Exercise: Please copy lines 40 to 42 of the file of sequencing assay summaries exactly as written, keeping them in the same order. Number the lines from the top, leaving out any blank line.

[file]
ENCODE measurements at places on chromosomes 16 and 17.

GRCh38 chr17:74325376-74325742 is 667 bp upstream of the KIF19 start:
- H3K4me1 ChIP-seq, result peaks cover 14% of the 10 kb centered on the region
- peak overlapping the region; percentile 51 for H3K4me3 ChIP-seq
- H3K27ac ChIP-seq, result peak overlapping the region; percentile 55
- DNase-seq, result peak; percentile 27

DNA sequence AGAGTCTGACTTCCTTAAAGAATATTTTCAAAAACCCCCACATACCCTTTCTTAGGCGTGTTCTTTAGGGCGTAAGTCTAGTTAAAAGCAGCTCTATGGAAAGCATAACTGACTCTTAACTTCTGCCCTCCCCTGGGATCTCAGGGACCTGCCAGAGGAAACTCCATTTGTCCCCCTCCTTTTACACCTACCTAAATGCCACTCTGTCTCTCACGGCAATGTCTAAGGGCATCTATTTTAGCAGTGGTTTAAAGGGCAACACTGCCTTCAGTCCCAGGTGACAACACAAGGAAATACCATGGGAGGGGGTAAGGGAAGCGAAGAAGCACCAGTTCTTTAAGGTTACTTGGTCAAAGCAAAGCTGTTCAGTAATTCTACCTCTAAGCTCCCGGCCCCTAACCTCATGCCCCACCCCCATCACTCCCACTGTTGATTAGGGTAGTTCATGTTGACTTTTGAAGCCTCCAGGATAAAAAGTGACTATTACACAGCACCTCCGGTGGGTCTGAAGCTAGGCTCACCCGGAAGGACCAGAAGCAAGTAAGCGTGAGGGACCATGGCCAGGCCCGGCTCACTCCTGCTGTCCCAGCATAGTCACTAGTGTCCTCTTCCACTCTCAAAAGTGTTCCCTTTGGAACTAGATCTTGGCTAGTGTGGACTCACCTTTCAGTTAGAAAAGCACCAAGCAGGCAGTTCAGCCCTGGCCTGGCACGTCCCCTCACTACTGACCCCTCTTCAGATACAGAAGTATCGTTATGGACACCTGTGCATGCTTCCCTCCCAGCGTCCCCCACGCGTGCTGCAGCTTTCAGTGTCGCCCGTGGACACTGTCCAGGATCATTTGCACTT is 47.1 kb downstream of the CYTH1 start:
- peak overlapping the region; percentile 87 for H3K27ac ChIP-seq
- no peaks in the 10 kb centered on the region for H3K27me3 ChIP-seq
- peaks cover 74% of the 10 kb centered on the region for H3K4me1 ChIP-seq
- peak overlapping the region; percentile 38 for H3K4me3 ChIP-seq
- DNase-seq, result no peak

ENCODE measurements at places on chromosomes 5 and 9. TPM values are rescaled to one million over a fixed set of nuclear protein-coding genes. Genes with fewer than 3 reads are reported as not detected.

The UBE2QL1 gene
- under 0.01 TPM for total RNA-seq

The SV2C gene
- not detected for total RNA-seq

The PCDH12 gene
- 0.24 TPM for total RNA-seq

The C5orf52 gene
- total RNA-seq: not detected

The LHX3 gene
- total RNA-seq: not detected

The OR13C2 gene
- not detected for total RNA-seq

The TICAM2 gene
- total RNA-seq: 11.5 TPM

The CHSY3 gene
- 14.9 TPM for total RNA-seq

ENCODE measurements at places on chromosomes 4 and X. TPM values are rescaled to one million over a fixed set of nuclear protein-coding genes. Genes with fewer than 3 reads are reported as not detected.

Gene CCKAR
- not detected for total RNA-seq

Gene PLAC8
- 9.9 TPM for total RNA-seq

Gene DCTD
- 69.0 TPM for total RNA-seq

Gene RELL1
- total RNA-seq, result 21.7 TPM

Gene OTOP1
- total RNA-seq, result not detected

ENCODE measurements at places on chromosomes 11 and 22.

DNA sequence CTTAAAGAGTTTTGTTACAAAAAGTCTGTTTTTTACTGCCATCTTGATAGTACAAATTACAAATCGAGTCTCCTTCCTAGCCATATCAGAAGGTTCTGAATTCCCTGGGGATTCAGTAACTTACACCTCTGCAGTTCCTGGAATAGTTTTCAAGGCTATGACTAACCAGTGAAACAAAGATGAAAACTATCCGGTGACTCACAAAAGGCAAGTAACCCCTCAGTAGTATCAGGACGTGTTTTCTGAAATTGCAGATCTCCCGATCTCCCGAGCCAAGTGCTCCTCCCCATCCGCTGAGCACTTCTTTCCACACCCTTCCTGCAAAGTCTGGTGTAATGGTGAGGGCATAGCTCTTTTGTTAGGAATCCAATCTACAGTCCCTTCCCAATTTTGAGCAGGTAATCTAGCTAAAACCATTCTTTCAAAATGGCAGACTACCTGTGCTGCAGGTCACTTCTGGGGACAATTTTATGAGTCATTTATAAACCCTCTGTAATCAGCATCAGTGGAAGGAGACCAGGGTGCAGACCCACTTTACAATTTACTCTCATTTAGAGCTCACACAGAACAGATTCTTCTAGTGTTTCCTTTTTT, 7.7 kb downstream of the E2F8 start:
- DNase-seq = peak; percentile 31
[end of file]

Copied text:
- total RNA-seq, result not detected

ENCODE measurements at places on chromosomes 11 and 22.

DNA sequence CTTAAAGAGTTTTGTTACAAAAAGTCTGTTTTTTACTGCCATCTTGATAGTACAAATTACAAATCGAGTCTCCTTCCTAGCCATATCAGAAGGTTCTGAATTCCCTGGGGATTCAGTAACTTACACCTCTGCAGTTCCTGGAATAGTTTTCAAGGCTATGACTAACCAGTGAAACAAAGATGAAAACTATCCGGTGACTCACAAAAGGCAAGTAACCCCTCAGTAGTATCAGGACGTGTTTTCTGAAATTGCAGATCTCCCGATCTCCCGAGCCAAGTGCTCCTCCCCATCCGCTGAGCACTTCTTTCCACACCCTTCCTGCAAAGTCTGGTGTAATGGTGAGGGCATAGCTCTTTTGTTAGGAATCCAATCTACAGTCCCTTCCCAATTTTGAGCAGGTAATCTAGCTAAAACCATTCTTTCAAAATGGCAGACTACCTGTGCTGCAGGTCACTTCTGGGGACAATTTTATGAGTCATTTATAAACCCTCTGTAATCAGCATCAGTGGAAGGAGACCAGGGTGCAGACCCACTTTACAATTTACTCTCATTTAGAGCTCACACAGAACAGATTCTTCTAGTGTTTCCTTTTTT, 7.7 kb downstream of the E2F8 start: